“My culture doesn’t really share your concept of sexual identity. There are sexual acts. That’s it.” His history backs this up. He has Fathered Fenrir the Wolf, Jörmungandr the Serpent, Nari, Hel, Sleipnir the Horse. As one of Marvel’s most popular villains, Loki’s coming out has done more for comic books than many other characters on this list of LGBTQ comic book characters.
3. Wonder Woman
Wonder Woman was famously created by William Moulton Marston. William Moulton Marston was famously married to Elizabeth Marston. He and his wife famously had a girlfriend named Olive Byrne. Together, the three famously gave birth to four children. Talk about a lot of famously.
Although they’ve never confirmed anything, since her debut, DC has dropped hints about Wonder Woman’s sexuality. That is, until Greg Rucka. After being asked a series of questions about her sexuality, he replied with a simple “the answer is obviously yes”.
Whether or not DC continues to explore her sexuality is to be determined. However, we do know that she is what many, myself included, believed, and hoped she would be…a role model for people of all ages, races, and sexualities.
Longtime Deadpool writer Gerry Duggan has said that Deadpool is sexually attracted to “anything with a pulse”. Over the years he has hit on/made comments to/been aroused by/unable to contain his excitement about almost every character under the Marvel umbrella. Domino, Wolverine, Spider-Man, Cable, The Punisher, Copycat, Siryn, Orka, and more.
Deadpool is a breath of fresh air in an industry that has often taken itself far too seriously. Over the years the writers have done a great job of using his innately comedic dialogue to talk about his attractions. Even Ryan Reynolds (the Canadian actor responsible for bringing him to the big screen) has gone on record saying that he wants to explore his pansexuality in future movies. Because he attracts readers of all ages and beliefs and opinions of all kinds, Deadpool is one of the greatest LGBTQ comic book characters…ever.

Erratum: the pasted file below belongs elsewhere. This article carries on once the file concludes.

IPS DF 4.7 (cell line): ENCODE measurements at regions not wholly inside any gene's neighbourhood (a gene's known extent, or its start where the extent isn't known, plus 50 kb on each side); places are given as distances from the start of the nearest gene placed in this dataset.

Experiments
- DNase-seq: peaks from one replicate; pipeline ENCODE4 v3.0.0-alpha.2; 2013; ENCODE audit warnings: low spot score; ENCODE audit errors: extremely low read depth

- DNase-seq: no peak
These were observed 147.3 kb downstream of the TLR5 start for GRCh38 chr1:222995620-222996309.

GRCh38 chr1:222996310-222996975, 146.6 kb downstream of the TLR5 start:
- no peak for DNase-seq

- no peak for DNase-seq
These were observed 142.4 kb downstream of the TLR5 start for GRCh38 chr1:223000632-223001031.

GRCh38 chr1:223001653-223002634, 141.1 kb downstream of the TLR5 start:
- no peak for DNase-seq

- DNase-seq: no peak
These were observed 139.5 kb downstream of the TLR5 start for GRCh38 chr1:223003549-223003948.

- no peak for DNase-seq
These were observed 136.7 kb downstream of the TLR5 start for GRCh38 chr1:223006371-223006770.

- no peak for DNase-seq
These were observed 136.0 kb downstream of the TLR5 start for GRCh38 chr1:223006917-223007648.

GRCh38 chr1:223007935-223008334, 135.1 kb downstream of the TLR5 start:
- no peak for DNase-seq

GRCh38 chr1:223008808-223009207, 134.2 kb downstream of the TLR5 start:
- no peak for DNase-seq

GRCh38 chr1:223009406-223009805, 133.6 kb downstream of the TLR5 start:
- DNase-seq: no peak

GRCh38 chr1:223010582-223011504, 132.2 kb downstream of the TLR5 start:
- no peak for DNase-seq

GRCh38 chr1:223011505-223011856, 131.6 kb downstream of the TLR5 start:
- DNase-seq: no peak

At a relatively young age, Kate Kane, a young, wealthy, lesbian, Jewish socialite was traumatized by the kidnapping and murder of both her sister and mother. Left to live with her father, when she could she joined the Marines as a means to impress him. Unfortunately, Kate was discharged from service after she came out as gay.
After her dismissal, she found herself at the wrong end of a mugging. Luckily, just as the mugger moved in, Batman arrived and rescued her. Sensing the thrill that comes with being Batman, Kate transformed herself into the newest version of Batwoman. Within issues of her transformation, the audience learns that she has a girlfriend in Renee Montoya.
Since coming out, Batwoman has become a trailblazer for the LGBTQ community. Not only did she have one of the most beautifully drawn comic books in recent history but she was also the first openly gay comic book character to lead a television show.